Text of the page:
One of New Zealand’s most significant landscape gardens with a unique emphasis on native flora and fauna has been placed on the market for sale, allowing purchasers the opportunity to continue the owner’s legacy or pursue their own personal or commercial interests.
Spread over 4.9ha, with 3.5ha (more or less) of lush plantings, Broadfield Garden at 250 Selwyn Road is purely a world-class garden just 20 minutes from central Christchurch, midway between Christchurch, Rolleston and Lincoln in a lifestyle enclave.
“Recognised by the New Zealand Gardens Trust as a six star ‘Garden of International Significance’, the grounds have achieved the highest presentation levels and sit amongst the country’s most beautifully designed and delivered outdoor spaces,” says Bayleys salesperson Chris Jones.
“A regular feature in gardeners’ digests, with 20 carefully curated garden plots, including pristine lawn, a beech forest, rose garden, daffodil walk, berry house and kauri forest, the 30 year old property is in a league all of its own.
“It’s a true garden of Antipodean Eden, with visionary owner David Hobbs having meticulously planned the botanic preferences to reflect a devotion to native species and New Zealand-bred varieties of exotics.
“The result is a one-of-a-kind property which has been beautifully maintained to offer an abundance of opportunity, whether a new owner wishes to investigate commercial use options, expansion as a private lifestyle property, or continue Mr Hobbs’ legacy as a landmark garden open for visitation.”
Mr Jones is marketing the property for sale by auction, taking place on Thursday 7th December 2023 (unless sold prior) at Bayleys House, 3 Deans Avenue, Addington in Christchurch.
Initially intended as a retirement project that flourished from a humble bare paddock, Mr Hobbs engaged landscape architect Robert Watson to support a plan for the property with distinct areas of unique themes.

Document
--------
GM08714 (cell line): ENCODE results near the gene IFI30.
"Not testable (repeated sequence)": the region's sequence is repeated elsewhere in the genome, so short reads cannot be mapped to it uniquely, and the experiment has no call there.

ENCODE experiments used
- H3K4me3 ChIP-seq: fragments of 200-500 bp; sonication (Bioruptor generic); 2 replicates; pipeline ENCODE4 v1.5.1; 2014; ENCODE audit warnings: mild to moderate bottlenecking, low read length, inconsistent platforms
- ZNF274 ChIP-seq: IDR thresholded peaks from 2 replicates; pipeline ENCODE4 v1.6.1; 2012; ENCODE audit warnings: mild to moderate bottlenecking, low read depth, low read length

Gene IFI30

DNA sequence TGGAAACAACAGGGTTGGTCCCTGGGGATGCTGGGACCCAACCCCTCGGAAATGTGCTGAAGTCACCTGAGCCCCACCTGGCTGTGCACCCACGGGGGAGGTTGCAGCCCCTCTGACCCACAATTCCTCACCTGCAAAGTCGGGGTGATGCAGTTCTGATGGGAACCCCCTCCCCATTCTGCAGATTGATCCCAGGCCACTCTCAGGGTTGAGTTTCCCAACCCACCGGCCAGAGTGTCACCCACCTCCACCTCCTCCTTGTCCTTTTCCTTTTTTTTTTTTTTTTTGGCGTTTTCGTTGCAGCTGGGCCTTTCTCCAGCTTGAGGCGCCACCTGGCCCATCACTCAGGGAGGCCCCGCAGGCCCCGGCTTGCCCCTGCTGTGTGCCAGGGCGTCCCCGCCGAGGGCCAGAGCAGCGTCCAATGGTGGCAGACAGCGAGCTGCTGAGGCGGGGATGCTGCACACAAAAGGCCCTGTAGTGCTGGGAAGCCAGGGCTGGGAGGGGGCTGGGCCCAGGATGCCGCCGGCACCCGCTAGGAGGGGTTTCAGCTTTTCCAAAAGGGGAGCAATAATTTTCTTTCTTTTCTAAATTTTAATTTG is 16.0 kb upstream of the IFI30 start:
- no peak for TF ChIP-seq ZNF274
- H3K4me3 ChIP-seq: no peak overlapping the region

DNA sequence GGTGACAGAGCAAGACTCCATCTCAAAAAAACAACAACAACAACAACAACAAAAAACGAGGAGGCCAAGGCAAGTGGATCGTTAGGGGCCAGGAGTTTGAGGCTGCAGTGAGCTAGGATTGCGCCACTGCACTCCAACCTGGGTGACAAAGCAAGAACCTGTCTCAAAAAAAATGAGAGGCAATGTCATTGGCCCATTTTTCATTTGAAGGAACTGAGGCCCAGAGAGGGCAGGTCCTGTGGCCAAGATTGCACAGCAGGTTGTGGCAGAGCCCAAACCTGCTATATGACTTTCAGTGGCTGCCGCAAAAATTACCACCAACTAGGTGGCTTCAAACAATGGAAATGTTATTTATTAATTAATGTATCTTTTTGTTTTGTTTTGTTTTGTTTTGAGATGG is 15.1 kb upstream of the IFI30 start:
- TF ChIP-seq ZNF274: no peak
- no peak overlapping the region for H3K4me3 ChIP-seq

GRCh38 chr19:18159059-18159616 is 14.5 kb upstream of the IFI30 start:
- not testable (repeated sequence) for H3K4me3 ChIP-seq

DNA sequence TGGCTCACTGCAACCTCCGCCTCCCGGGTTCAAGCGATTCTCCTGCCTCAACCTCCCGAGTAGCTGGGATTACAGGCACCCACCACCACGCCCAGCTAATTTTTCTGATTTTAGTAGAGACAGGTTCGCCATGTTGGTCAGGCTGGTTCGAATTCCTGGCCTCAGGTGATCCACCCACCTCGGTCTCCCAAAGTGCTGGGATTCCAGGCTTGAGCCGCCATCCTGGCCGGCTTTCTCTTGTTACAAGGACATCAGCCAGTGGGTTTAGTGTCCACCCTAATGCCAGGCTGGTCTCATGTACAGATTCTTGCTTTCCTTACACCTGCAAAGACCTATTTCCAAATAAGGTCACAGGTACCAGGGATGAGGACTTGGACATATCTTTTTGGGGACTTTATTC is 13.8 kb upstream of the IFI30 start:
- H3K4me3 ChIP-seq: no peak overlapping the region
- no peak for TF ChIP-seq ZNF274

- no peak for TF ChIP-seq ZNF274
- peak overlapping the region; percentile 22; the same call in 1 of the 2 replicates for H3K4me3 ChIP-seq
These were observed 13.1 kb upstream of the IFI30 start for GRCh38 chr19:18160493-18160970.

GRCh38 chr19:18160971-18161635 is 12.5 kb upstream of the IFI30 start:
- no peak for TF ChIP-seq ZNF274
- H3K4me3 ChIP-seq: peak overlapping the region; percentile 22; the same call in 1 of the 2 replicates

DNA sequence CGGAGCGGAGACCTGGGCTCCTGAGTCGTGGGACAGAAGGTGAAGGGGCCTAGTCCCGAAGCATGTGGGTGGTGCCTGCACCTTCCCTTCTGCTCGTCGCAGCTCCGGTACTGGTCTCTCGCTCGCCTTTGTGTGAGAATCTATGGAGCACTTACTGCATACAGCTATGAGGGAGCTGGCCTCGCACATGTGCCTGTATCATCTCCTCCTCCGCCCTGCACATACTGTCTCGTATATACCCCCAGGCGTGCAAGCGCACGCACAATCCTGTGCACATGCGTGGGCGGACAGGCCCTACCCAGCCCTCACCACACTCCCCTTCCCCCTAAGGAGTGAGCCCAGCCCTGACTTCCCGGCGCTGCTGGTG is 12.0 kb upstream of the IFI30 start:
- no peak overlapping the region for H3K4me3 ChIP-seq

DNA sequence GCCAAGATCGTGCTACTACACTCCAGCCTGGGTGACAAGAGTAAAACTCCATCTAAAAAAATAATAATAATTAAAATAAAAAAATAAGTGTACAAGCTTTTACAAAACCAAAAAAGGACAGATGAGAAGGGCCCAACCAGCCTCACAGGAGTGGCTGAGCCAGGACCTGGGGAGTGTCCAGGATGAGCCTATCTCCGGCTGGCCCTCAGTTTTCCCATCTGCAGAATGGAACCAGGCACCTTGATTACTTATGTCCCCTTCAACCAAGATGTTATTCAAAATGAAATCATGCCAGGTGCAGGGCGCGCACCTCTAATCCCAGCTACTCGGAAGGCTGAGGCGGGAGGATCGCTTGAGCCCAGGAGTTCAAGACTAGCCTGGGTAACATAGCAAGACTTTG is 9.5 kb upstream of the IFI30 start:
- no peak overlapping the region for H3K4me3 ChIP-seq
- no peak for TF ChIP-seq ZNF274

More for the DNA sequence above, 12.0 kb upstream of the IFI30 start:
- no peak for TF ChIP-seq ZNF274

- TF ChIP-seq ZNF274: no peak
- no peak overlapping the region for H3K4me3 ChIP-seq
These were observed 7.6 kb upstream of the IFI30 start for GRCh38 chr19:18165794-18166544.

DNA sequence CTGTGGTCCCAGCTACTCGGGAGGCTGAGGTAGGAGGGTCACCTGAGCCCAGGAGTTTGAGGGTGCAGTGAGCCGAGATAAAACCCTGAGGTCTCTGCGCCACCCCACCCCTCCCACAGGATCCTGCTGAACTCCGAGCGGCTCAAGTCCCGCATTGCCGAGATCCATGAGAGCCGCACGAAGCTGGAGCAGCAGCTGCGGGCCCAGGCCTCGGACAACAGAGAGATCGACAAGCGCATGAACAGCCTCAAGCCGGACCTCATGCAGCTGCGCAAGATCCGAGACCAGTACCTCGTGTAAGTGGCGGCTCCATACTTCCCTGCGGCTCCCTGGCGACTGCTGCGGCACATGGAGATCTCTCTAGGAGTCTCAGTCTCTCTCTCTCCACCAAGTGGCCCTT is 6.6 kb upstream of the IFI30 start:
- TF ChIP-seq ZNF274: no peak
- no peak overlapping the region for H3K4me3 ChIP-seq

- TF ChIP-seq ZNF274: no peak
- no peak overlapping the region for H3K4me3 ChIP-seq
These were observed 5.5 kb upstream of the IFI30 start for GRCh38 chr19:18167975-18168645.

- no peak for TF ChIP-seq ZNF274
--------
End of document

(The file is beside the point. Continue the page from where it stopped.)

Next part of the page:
“A portion of the site’s western flank has been reserved as a future build site for a luxurious home, with a cricket oval and totara hedge immediately infront, followed by a reflective view of established treeline in a manmade canal and circular sedge pond.”
At the northern tip of the property, a beech forest and a spectacular array of trees with their tall, dense canopy are adjacent to ‘Hobbs’ Hill’ – a hillock which provides a stunning point of elevation from which to take in the landscape.
“A kauri forest and rose garden deliver extraordinary points of interest, with roses coming into their own during the third week of November – a very special treat for visitors eager to view the property for themselves,” Mr Jones says.
Despite a serene appearance, the property has been carefully cultivated to reflect contemporary times, with Mr Hobbs explaining plantings have been chosen for longevity and often their evergreen nature.
He says the garden comes alive throughout the seasons, with pops of colour from New Zealand-raised varieties of crab apple, cherry, ash, and maple trees. In addition to daffodils, tree peonies, magnolias, azaleas, camellias, rhododendrons and, of course, the flourishing birdlife.
“Monarch and admiral butterflies soar gracefully between garden precincts, while the native cohort of kauri, totara, lancewood and kowhai have attracted about 20 bird species, including a resident population of silvereyes, fantails and grey warblers.”
Serving as the backdrop for various community events, including the annual Ellesmere Spring Fling on 10 occasions, the property has been leant for event use, with the new owner potentially finding value in its utilisation as a commercial space for weddings and private events.
“Equally, we expect a serious gardener to fall in love with the grounds and resolve to add a dwelling so they can live amongst this award-winning botanical oasis.’